Exmouth is a port town, civil parish and seaside resort in East Devon, England, sited on the east bank of the mouth of the River Exe. In 2011, it had a population of 32,563 making Exmouth the 5th most populous settlement in Devon.
The area covered by Exmouth today was part of the ancient division of Devon called East Budleigh Hundred. It was an urban district from 1894 until 1974 when it was absorbed into the East Devon District.
The two ecclesiastical parishes, Littleham and Withycombe Raleigh, that make up the town of Exmouth today can be traced to pre-Saxon times. The name of the town itself derives from its location at the mouth of the River Exe estuary, which ultimately comes from an ancient Celtic word for fish.
For some centuries, commercial trade through the port was limited in part by the shallow waters on the approach to the quay, but mainly by the power of Exeter, which owned the dock and controlled all estuary traffic. The roads in and out of the area were in a poor state and only occasionally repaired by the parishes through which they ran. A more permanent dock was built in 1825, replacing a series of apparently seasonal docks first noted on maps from 1576 as "The Docke". New docks designed by Eugenius Birch were opened in 1868, and a short line connected them to the railway goods yard.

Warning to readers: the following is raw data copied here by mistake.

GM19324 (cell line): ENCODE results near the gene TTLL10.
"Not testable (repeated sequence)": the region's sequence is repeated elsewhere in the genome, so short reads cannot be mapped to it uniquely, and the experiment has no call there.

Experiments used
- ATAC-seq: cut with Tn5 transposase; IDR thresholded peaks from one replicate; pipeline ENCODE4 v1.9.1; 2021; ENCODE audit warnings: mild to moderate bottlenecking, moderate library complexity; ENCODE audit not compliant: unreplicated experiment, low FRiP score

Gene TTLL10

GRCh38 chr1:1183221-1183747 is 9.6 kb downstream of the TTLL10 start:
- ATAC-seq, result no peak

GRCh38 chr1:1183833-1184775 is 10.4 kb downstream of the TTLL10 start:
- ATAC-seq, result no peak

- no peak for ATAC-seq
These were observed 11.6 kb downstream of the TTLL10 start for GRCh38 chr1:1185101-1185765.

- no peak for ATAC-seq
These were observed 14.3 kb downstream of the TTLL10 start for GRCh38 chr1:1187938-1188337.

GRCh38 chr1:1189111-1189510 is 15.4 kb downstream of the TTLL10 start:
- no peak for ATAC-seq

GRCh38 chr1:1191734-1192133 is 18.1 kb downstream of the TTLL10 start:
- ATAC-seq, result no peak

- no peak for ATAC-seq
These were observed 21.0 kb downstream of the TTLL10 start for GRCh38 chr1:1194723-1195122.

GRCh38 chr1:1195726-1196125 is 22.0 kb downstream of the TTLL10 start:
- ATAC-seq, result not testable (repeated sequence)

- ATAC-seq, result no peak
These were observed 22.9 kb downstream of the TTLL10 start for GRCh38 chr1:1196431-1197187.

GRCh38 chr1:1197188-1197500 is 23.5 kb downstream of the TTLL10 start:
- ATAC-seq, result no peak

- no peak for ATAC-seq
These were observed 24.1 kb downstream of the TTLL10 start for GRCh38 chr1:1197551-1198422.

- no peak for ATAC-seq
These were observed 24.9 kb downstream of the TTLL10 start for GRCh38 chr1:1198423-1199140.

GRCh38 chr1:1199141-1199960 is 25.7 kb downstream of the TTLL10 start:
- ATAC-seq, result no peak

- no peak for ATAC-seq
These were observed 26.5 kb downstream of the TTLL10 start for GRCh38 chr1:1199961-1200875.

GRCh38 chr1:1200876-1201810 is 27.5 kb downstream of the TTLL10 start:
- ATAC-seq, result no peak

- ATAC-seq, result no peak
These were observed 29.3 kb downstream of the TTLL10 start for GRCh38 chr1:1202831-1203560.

For more information, see the EN Wikipedia article Exmouth.